Concrete Roof Tiles

The modern influx of new materials could lead to the loss of regional characteristics. However, one modern technology can be used - cements and concrete - while retaining local style as the materials can be made to match traditional systems.

Today, these materials are particularly widely used for the production of roofing systems that look similar to local materials such as slates, fired clay and terracotta. The versatility of these materials is useful in allowing local planning authorities to enforce standards that preserve the general character of an area while still conforming to modern standards of safety and convenience.

History of Cement and Concrete Roof Tiles

There has been a revolution in building efficiency and quality since the development of modern transport facilities. The wider range of materials and products that is available quickly and easily has led to buildings with improved insulation, ventilation and other properties. This in turn reduces heating and air-conditioning costs, which benefits the environment as well as making the building more cost-effective.

Not all of these widely available building materials are new, though. For example, the Myceneans were using pozzolanic cement technology around 3,000 BC. Cements were first used for making roof tiles until it could be mass-produced, in the 19th century, when the Kroher cement factory began to produce the first cement-based tiles in Bavaria.

The earliest tiles were cast in square shapes to be laid in a diamond pattern. Pigmented coatings were applied to the surface of the tiles, but efflorescence and poor colour durability rapidly spoiled the appearance. As a result, uncoated tiles of plain cement came to be preferred.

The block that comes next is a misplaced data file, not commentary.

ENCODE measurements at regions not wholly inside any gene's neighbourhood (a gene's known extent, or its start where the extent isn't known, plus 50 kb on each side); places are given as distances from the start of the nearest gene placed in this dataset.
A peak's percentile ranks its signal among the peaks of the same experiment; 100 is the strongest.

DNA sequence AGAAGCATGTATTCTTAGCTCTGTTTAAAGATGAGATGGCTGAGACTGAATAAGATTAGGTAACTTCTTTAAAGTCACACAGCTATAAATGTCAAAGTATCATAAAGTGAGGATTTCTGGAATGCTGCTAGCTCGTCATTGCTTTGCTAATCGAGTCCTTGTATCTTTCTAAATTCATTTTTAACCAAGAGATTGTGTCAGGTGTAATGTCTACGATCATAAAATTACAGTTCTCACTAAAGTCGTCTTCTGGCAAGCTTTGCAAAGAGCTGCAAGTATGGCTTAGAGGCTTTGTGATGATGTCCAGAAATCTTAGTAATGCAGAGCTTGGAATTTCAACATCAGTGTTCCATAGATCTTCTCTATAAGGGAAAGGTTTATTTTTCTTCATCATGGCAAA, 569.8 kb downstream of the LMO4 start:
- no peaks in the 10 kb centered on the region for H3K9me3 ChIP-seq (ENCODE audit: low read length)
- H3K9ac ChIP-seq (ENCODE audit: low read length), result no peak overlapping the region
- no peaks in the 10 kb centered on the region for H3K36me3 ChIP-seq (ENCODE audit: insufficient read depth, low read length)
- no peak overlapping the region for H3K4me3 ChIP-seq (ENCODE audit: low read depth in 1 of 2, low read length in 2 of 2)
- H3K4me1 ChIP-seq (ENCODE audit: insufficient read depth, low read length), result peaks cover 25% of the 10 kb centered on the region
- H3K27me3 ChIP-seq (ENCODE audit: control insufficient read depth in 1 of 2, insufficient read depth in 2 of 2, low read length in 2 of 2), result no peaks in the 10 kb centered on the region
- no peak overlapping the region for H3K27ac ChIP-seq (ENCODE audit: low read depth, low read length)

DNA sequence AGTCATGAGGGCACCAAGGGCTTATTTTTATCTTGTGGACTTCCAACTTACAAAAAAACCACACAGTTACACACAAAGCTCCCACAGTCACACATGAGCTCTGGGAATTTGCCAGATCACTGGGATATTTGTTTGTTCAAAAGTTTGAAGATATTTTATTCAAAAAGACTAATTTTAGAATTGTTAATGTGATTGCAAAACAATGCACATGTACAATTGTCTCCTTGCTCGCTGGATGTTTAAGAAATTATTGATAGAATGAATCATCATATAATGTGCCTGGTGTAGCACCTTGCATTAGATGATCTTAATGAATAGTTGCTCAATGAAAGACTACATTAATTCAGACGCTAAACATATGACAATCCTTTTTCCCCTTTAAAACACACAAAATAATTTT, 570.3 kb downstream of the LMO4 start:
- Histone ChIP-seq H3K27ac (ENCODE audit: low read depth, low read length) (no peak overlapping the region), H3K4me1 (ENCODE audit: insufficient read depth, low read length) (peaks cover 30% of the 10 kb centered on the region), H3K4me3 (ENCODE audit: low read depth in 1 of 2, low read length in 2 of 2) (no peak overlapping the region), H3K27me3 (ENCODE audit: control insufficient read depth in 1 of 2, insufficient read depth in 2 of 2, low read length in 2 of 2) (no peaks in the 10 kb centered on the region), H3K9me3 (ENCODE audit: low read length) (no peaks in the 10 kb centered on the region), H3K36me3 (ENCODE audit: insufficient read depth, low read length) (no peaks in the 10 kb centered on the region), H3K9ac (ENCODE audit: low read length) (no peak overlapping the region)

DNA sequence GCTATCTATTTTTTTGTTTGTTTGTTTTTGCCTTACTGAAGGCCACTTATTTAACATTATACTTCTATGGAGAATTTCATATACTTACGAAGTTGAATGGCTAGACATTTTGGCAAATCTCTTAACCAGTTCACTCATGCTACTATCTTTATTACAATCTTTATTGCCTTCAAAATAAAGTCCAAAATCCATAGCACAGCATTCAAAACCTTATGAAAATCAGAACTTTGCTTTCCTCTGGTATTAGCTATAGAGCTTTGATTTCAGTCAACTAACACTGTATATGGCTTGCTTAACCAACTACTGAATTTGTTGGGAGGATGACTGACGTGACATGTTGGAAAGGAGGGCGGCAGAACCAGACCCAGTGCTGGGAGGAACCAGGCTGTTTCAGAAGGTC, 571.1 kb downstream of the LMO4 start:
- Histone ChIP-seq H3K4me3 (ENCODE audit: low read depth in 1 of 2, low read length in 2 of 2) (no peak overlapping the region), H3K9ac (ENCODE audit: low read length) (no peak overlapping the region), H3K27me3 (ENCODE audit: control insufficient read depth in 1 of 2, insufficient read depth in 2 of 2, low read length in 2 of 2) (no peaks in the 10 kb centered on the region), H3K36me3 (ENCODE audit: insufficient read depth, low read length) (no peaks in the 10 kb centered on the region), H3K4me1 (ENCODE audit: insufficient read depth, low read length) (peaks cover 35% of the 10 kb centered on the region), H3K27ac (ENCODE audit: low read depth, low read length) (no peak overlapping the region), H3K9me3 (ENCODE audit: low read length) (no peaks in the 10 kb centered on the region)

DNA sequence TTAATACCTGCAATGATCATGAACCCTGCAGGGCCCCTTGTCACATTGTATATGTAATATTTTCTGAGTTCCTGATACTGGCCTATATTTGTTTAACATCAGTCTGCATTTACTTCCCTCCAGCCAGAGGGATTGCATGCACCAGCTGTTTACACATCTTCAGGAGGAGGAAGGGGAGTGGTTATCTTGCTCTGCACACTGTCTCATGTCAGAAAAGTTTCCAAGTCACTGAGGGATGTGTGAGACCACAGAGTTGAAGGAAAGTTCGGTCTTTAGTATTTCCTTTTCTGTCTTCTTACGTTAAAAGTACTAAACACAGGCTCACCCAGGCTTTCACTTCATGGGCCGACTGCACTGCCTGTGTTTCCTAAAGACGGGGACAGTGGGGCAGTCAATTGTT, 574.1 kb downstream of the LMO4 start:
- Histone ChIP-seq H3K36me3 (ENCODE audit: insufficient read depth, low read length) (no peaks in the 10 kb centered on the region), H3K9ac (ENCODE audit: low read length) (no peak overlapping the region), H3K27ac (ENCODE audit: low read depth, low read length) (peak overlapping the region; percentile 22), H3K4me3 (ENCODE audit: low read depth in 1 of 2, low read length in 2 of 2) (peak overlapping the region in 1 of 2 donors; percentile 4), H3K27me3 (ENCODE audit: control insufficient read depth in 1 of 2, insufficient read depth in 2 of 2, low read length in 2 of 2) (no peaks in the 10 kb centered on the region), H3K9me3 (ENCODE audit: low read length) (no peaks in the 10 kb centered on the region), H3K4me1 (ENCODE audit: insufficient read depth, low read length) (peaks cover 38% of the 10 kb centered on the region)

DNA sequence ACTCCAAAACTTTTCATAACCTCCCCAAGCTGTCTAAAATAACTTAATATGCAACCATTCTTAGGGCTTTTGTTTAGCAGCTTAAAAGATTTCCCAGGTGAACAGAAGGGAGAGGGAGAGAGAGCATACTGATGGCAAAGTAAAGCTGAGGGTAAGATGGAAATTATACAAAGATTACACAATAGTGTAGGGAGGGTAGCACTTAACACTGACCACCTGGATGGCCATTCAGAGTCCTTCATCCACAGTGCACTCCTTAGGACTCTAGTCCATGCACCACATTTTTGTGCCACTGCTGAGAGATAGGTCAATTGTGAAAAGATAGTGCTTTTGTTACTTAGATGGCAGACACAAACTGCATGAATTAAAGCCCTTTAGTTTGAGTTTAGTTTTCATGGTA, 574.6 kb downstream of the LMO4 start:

Over the years, new processes have emerged to increase the aesthetic appeal and durability of concrete tiles. The major breakthrough came in 1919 when the first extruded tiles were made in the UK. Spreading to Australia, South Africa and the rest of Europe, this process allowed tiles to be mass-produced, as many as 20 million tiles each year, instead of being virtually hand-made.

Improvements to Colorings, Coatings and Textures

Improvements in the colorings, coatings and surface textures of these commercially produced concrete and cement-based tiles make it possible for them to offer the look of the more traditional types of roof tiles, typically made from clay tiles or natural slates. A more impressive example of material mimicry is the concrete-based ‘cedar shake’-like tiles, which mimic the appearance of this very popular American roofing material but minus their flammability, which unfits them for houses in densely populated areas. Interlocking concrete tiles have been made using an extruded lightweight mortar, colored and textured to copy cedar shakes, easy to lay and weather-resistant.

A typical interlocking concrete roofing tile.

Figure 1. A typical interlocking concrete roofing tile.

With the exception of materials such as thatch, it is now possible to imitate the appearance of most traditional roofing materials with concrete by controlling its processing to achieve such properties as the required surface texture and color while retaining its basic functionality – that of forming thin interlocking plates that will keep water out.

A traditional ‘cedar shake’ roof in north America made from concrete roof tiles.

Figure 2. A traditional ‘cedar shake’ roof in north America made from concrete roof tiles.

Concrete Roof Tiles and Roofing Standards

Concrete tiles typically conform to national standards for specific properties such as water permeability, freeze-thaw performance and strength,  by being made using a mortar mix with a sand grade known as ‘sharp sand’.

The Use of Pigments

Iron oxide pigments are added in exactly the right amounts to give the desired colors, providing the most cost-effective way of making terracotta-colored, black, brown and yellow tiles. It is important to avoid excessive pigment addition, since this is typically the most expensive component of the tile. Agglomeration of pigments must also be prevented, by dispersing individual pigment particles within the concrete mixture. Figure 3 shows how iron oxide pigment particles are dispersed in the mortar microstructure, being seen as high-density white specks.

Microstructure of a concrete roof tile. The white specks are pigment particles distributed throughout the system.

Figure 3. Microstructure of a concrete roof tile. The white specks are pigment particles distributed throughout the system.